Mind versus Self?

No holds barred discussion on the Buddhadharma. Argue about rebirth, karma, commentarial interpretations etc. Be nice to each other.

Re: Advaitin vs. Buddhist takes on awareness/reality

Postby Lotus_Bitch » Fri Jan 18, 2013 9:53 pm

Son of Buddha wrote:
"Lotus_Bitch"]
lowlydog wrote:Prove it. :smile:


From the Alagaddupama Sutta http://www.accesstoinsight.org/tipitaka/mn/mn.022.nypo.html:

"There can be, monk," said the Blessed One. "In that case, monk, someone has this view: 'The universe is the Self. That I shall be after death; permanent, stable, eternal, immutable; eternally the same shall I abide in that very condition.' He then hears a Perfect One expounding the Teaching for the removal of all grounds for views, of all prejudices, obsessions, dogmas and biases; for the stilling of all (kamma-) processes, for the relinquishment of all substrata (of existence), for the extirpation of craving, for dispassion, cessation, Nibbaana. He then thinks: 'I shall be annihilated, I shall be destroyed! No longer shall I exist!' Hence he grieves, is depressed and laments; beating his breast, he weeps, and dejection befalls him. Thus, monk, is there anxiety about unrealities, in the internal."


This is refering to the universal self(that is based on Samsara)(the "i" "me")this is what we calll the False Self


actually continue reading the SAME sutta you posted
From the Alagaddupama Sutta http://www.accesstoinsight.org/tipitaka/mn/mn.022.nypo.html:

Not Yours[44]
40. "Therefore, monks, give up whatever is not yours.[45] Your giving it up will for a long time bring you welfare and happiness. What is it that is not yours? Corporeality is not yours. Give it up! Your giving it up will for a long time bring you welfare and happiness. Feeling is not yours. Give it up! Your giving it up will for a long bring you welfare and happiness. Perception is not yours. Give it up! Your giving it up will for a long time bring you welfare and happiness. Mental formations are not yours. Give them up! Your giving them up will for a long time bring you welfare and happiness. Consciousness is not yours. Give it up! Your giving it up will for a long time bring you welfare and happiness.[46]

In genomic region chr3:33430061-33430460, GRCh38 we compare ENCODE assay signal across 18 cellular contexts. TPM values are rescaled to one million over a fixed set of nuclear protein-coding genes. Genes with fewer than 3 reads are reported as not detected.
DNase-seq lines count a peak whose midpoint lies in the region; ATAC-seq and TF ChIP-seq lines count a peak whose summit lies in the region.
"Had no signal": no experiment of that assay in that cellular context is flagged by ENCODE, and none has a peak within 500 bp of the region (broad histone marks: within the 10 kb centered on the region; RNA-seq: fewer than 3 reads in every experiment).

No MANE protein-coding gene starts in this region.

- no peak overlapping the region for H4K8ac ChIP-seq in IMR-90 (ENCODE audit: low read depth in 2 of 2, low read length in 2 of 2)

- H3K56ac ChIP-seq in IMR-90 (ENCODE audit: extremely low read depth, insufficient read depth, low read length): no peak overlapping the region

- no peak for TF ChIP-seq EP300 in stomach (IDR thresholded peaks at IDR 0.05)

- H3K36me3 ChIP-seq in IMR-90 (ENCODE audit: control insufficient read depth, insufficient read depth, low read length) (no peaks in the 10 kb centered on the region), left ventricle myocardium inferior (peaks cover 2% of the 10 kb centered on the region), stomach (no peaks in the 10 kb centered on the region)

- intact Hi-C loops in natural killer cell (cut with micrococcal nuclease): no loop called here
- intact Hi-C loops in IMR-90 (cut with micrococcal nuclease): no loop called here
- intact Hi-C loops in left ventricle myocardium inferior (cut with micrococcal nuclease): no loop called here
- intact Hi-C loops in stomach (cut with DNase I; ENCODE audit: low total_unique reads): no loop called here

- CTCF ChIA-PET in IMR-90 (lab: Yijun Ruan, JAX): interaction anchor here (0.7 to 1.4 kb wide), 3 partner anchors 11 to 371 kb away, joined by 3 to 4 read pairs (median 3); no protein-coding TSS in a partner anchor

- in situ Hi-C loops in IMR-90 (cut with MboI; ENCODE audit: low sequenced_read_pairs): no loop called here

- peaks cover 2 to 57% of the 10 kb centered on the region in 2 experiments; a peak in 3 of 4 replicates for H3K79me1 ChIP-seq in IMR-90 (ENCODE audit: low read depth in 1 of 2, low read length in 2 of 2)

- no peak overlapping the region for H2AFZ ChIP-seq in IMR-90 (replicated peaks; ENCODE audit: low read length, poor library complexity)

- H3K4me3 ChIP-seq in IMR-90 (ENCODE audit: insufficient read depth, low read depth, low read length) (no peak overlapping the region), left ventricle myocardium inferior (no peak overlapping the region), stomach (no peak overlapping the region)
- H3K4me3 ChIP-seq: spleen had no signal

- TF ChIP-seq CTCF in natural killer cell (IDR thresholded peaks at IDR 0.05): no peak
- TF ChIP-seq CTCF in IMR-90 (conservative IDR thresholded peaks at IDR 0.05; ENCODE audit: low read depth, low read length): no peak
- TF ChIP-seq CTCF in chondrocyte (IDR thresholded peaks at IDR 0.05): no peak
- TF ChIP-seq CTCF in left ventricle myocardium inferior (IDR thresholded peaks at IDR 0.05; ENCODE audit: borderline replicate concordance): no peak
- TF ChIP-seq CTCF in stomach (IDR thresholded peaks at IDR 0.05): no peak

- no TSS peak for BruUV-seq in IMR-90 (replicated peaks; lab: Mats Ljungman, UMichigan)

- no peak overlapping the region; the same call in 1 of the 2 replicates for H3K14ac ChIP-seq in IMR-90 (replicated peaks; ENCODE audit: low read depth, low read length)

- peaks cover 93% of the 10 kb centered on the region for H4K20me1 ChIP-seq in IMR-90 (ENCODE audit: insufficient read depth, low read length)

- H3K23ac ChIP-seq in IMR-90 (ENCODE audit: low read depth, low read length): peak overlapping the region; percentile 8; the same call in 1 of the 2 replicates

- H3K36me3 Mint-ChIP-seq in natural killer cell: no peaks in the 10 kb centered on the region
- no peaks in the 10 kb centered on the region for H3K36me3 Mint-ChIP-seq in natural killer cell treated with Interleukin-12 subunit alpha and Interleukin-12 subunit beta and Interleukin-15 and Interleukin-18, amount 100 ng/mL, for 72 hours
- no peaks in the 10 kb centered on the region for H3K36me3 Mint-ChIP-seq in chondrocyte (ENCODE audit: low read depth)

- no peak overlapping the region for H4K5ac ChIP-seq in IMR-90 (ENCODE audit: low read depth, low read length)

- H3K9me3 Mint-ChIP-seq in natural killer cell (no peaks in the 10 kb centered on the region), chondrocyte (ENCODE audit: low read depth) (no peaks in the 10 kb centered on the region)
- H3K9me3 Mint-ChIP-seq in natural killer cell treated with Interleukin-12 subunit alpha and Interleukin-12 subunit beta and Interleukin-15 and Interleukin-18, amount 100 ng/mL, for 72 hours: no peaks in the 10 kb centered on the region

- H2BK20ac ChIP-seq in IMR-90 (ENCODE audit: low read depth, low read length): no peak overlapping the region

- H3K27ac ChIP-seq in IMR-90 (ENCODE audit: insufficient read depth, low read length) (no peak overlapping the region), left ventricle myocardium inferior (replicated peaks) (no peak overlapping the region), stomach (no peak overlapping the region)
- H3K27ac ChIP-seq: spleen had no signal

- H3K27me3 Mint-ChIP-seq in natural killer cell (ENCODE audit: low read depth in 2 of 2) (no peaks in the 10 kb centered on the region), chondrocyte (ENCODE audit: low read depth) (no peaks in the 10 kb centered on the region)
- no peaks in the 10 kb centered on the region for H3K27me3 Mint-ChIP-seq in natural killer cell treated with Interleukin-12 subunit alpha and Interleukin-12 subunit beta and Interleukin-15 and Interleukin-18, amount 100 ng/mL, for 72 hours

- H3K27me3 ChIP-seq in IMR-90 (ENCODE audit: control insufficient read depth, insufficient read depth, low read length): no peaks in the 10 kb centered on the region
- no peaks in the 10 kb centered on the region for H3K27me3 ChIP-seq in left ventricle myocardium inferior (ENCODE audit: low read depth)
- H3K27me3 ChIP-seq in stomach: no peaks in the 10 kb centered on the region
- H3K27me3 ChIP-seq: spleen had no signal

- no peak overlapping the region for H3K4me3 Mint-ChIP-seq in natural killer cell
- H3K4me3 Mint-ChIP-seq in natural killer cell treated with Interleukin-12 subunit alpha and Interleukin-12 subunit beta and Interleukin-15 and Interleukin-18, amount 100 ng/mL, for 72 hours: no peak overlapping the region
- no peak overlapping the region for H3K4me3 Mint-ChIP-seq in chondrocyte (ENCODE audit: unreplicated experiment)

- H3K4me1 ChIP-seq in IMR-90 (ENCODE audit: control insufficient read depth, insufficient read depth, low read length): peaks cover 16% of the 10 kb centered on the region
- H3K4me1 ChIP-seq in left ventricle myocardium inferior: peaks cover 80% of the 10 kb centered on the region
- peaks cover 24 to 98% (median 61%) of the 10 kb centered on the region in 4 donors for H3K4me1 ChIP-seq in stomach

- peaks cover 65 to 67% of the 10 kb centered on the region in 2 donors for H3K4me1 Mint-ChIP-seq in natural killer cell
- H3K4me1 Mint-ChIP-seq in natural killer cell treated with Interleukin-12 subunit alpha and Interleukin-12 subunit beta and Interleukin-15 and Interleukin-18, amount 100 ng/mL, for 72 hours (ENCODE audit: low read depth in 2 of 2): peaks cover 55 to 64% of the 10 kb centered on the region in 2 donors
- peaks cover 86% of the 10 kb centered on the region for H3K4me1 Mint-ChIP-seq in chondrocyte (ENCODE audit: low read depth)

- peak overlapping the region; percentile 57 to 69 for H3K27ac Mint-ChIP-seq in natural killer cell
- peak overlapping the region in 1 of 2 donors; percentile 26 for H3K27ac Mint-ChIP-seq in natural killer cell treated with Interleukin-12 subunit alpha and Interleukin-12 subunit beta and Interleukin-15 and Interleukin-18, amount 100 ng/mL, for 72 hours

41. "What do you think, monks: if people were to carry away the grass, sticks, branches and leaves in this Jeta Grove, or burnt them or did with them what they pleased, would you think: These people carry us away, or burn us, or do with us as they please?" — "No, Lord." — "Why not?" Because, Lord, that is neither our self nor the property of our self." — "So, too, monks, give up what is not yours! Your giving it up will for a long time bring you welfare and happiness. What is it that is not yours? Corporeality... feeling... perception... mental formations... consciousness are not yours. Give them up! Your giving them up will for a long time bring you welfare and happiness."(give up everything that is Dependently originated)

Here check this out.
http://www.accesstoinsight.org/lib/auth ... tself.html

Having taken a seat to one side, Vacchagotta the wanderer said to the Master, 'Now then, Venerable Gotama, is there a self?' When this was said, the Master was silent.
'Then is there no self?' For a second time the Master was silent.
Then Vacchagotta the wanderer got up from his seat and left.
Then, not long after Vacchagotta the wanderer had left, the Venerable Ananda said to the Master, 'Why, sir, did the Master not answer when asked a question asked by Vacchagotta the wanderer?'